Universal Health Care – Chapter 2 – National Pharmacare: Canadian Health Coalition

As Canadians, we tend to be rather proud of our public healthcare system, scoffing at our Southern neighbor’s patchwork solutions and their latest president’s attempt to overturn the Affordable Care Act. However, the system we so often take for granted hasn’t been around for very long, and its developing stages were – and still are – fraught with challenges. A growing concern is affordability not for healthcare services, but rather for the increasingly expensive prescription drugs patients require for treatment

Universal healthcare did not come easily to Canada. Before it was passed into law, the Medical Care Act was fiercely opposed by various members and representatives of the medical industry. Noticing the vulnerability of this act in the face of privatization, the S.O.S Medicare conference of 1979 saw Saskatchewan Premier Tommy Douglas address the need for an external body fighting to maintain universal access to healthcare. It was during this conference that the Canadian Health Coalition (CHC) entered the debate.

The CHC is comprised of national organizations representing health care workers, nurses, seniors, churches, anti-poverty groups, women, and trade unions, as well as affiliated coalitions in 9 provinces and 1 territory.

The CHC’s mandate is to protect the public healthcare system while also advocating for its improvement. Accepting universal healthcare as a given makes Canadians more likely to ignore the very real challenges the system faces, most notably an increase in the number and range of services being privatized, and the increase in “user fees” which slowly lead to a gradual weakening of the universality premise and leads to a two-tier healthcare system by stealth. Adrienne Silnicki, National Coordinator for the CHC, says that the desire of government to jettison responsibility and privatize many health care services is the reason wait times can be long. A second private tier of health care would only make matters worse.

“Canada doesn’t have enough specialists, we don’t have enough radiologists, we don’t have enough people who can read a lot of the diagnostic imaging, certainly not for two systems,” she said.

“We need those resources to continue in the public system so we can make sure that no matter where you live in Canada or what your ability to pay is, you have access to high quality, fast healthcare.”

With an increase in healthcare privatization, it’s also unclear whether our healthcare would still be protected by the exemptions outlined under NAFTA. Without a new Health Accord and a united funding agreement between the federal government and the provinces and territories, public funding for healthcare risks facing further cuts, rendering Medicare all the more vulnerable to a shift towards private healthcare. In addition to defending public health care and a renewed Health Accord, the CHC also seeks to address elements crucial to any healthcare system which ours has neglected, such as proper long-term care for seniors and a national public drug plan, which would grant Canada the national bargaining power needed to lower the price of both patent and generic drugs during negotiations with pharmaceutical companies.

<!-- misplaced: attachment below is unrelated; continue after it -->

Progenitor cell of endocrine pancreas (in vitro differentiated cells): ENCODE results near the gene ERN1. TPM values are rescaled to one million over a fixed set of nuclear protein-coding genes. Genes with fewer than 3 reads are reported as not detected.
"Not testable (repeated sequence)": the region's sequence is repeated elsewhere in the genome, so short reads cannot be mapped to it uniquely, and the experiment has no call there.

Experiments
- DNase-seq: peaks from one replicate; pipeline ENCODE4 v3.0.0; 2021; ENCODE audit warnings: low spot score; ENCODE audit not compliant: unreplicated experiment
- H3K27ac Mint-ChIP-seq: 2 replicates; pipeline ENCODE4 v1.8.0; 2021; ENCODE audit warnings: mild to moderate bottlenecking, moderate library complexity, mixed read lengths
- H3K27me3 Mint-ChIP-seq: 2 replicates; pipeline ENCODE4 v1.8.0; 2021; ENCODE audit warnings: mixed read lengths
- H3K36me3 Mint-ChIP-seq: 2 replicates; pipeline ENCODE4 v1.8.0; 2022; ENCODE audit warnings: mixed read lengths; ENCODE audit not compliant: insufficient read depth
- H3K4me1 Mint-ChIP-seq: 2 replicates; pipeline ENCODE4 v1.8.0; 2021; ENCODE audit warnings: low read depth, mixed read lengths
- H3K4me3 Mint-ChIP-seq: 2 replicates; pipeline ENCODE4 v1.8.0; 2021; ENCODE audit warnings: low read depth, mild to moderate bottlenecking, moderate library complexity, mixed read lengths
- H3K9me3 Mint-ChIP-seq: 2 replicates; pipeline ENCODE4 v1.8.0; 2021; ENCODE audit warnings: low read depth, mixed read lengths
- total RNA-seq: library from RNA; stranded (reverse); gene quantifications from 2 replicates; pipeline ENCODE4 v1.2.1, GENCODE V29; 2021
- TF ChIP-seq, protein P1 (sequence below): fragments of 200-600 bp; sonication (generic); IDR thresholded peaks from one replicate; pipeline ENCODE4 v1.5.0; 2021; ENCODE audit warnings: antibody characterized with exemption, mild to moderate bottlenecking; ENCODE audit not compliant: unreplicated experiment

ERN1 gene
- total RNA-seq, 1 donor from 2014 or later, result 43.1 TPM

Of course, for such a comprehensive expanding of our public healthcare to materialize, the support of both the Canadian population and those working in the medical industry is required. With over 90% of Canadians agreeing to a system in which the quality of care you receive doesn’t reflect the size of your wallet, public support is alive and well. Ditto for medical practitioners, who have voiced their opinion in internal votes through the Canadian Medical Association and other groups.

“Healthcare professionals work in the system for a reason: they know it can work, they just need the resources to make that happen,” Silnicki said.

Canada is celebrating another 50 years of Confederation since the Medical Care Act was passed, and the debate surrounding the future of the nation’s healthcare continues to be just as heated. The CHC certainly has a lot on their plate if they want to ensure our healthcare system remains protected, yet their commitment to their mandate and popular support have kept them as key figures in our political scene, a position they will surely maintain for years to come. It appears they will be a key player in writing chapter two of the universal healthcare story. That chapter will be titled universal Pharmacare.